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Expel military regimes, India tells
CALL FOR GLOBAL ACTION AGAINST TERRORISM
Expel military regimes, India tells NAM
By K.V. Krishnaswamy
>From the Hindu (New Delhi)
April 10, 2000
CARTAGENA (Colombia), APRIL 9. India today proposed two bench-marks
the Non- Aligned Movement, taking its democracy theme and campaign
against the scourge of terrorism step further at the NAM Foreign
Ministers' meeting and indirectly stepping up pressure on the
regime of General Pervez Musharraf in Pakistan on both counts.
In perhaps the most forceful advocacy of global action against
terrorism, the External Affairs Minister, Mr. Jaswant Singh, told a
ministerial meeting of the movement that terrorism was "the very
antithesis" of what the NAM represented and stood for. It is a
menace", a violation of the basic precepts of democracy, "a crime
against humanity and "the most flagrant violation of basic human
rights," he said in a speech marked for its stridency.
Mr. Singh was equally forthright in his comments on the need for
to commit itself "uncompromisingly to the rules of democracy. The
of law and the preservation of fundamental rights and liberties."
other words, the NAM like the Commonwealth must expel
where democratic governments have been overthrown.
Official spokesmen insisted that these formulations were not
Pakistan, though they would indeed fit the Musharraf regime to a T.
recalled the initiative India had taken last year at the United
for a global convention against the menace. And, citing and
the action of the Organisation of African Unity which, mush like
Commonwealth, has decreed that no ruler who had usurped power would
allowed to attend its summits, Mr. Singh said the NAM too should
similar democracy benchmarks for its members.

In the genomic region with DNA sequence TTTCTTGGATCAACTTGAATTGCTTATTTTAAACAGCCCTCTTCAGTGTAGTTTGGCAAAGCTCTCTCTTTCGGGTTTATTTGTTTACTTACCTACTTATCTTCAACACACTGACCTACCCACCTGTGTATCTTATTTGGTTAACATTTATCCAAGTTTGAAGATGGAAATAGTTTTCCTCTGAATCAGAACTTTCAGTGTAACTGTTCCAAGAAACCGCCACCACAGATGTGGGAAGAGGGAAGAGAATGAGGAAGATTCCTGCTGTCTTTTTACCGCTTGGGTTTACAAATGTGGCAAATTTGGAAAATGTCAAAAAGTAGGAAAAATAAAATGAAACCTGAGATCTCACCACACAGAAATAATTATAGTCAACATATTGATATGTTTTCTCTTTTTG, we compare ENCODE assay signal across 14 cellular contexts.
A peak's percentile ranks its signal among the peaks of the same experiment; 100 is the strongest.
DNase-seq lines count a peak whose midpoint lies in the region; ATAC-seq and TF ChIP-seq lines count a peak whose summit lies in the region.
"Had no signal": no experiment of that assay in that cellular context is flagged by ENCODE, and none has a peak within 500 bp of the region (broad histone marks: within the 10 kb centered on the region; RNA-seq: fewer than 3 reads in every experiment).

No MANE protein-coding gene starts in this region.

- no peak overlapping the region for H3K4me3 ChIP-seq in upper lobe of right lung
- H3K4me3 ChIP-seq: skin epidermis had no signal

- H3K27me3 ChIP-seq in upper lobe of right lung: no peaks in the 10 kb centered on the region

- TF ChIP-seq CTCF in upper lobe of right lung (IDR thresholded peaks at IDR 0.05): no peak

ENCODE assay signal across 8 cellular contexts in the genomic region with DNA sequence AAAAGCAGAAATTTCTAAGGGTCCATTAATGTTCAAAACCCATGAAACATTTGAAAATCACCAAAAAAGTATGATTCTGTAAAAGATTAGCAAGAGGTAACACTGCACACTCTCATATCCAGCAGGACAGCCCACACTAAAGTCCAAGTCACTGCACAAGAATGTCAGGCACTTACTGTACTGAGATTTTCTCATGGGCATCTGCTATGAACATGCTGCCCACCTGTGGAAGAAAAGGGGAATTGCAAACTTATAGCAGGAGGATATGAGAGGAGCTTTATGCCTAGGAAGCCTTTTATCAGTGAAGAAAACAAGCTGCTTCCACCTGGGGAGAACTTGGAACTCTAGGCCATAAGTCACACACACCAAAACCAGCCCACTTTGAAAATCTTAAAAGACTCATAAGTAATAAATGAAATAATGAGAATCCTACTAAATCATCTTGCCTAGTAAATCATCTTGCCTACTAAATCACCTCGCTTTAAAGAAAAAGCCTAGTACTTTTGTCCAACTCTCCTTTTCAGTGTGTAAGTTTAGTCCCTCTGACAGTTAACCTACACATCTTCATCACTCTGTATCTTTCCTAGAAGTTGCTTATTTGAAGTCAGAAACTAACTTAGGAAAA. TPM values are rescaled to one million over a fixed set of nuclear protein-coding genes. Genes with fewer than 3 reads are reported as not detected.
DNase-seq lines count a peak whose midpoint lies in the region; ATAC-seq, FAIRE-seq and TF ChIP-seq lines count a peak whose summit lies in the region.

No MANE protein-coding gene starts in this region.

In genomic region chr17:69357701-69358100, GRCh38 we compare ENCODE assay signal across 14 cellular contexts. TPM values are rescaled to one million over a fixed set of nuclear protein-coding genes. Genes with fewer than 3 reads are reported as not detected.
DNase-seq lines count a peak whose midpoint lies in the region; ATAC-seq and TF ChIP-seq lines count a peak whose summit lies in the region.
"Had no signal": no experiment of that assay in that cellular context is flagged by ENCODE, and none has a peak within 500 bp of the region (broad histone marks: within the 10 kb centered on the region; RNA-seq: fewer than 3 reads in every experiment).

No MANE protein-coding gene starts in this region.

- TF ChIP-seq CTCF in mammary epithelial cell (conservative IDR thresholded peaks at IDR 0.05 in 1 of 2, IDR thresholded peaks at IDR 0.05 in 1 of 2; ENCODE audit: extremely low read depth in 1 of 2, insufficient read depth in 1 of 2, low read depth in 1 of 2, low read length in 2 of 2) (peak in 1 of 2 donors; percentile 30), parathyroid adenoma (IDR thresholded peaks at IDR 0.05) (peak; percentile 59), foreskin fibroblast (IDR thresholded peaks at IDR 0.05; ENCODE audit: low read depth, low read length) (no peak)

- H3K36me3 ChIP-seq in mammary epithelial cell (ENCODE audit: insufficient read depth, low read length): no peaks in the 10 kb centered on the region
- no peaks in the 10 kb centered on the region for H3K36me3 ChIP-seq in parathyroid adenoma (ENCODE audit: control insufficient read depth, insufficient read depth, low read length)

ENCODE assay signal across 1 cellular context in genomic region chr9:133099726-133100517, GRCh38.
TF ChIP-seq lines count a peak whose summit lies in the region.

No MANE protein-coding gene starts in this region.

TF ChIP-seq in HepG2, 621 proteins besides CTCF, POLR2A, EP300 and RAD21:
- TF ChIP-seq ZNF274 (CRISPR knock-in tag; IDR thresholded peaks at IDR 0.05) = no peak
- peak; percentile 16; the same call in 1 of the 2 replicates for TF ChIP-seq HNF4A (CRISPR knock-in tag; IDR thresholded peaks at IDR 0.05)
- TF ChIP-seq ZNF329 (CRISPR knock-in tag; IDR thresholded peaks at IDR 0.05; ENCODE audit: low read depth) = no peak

"In our own interests, we need to agree on some common values," he
the on-going two day meeting during the plenary session. "All of us
tarred with the same brush when, because of isolated lapses,
countries are seen as states where governance is weak, abusive or
corruption-ridden." It was time the movement committed itself to
rules of democracy just as the OAU had done.
The suggestion was clear that countries where democracy was
would face automatic expulsion. Under the present membership, three
countries would incur disqualification under this count: Ivory
Myanmar and Pakistan ? all of which have seen their governments
overthrown by the military.
The spokesmen defended the reference to the OAU and suggested that
NAM, a much larger group, should reflect the evolving
political culture in the post-Cold War world. Asked about possible
support among the disparate NAM grouping for such a progressive
initiative, they said, "we are hopeful that support will be greater
Mr. Singh's prescription for rebuilding the unity and solidarity of
had three inputs. The third was the democracy pledge. His first
recommendation was that the developing nations should ensure their
independence of action. "We need to set the agenda for ourselves
UN, not let others set it for us-?not let fears or pressures divide
Strongly urging collective action to safeguard the interests and
concerns of developing nations, he said, "we need to ensure that
decisions affecting us are taken with our active and effective
A final recommendation was for the movement to focus on the issues
united the NAM rather then let the divisive ones distract
Mr. Singh's speech, which must have been eagerly awaited by the NAM
member-countries, came during the afternoon session on the
day. Tomorrow, in the forenoon of the concluding day, his Pakistani
counterpart, Mr. Abdus Sattar, will address the plenary and
answer some of the issues he has raised.
After his non-meeting with Mr. Sattar on the plane on Thursday on
way to the NAM ministerial meeting. Mr. Singh today had a series of
bilateral meetings with leader of other delegations.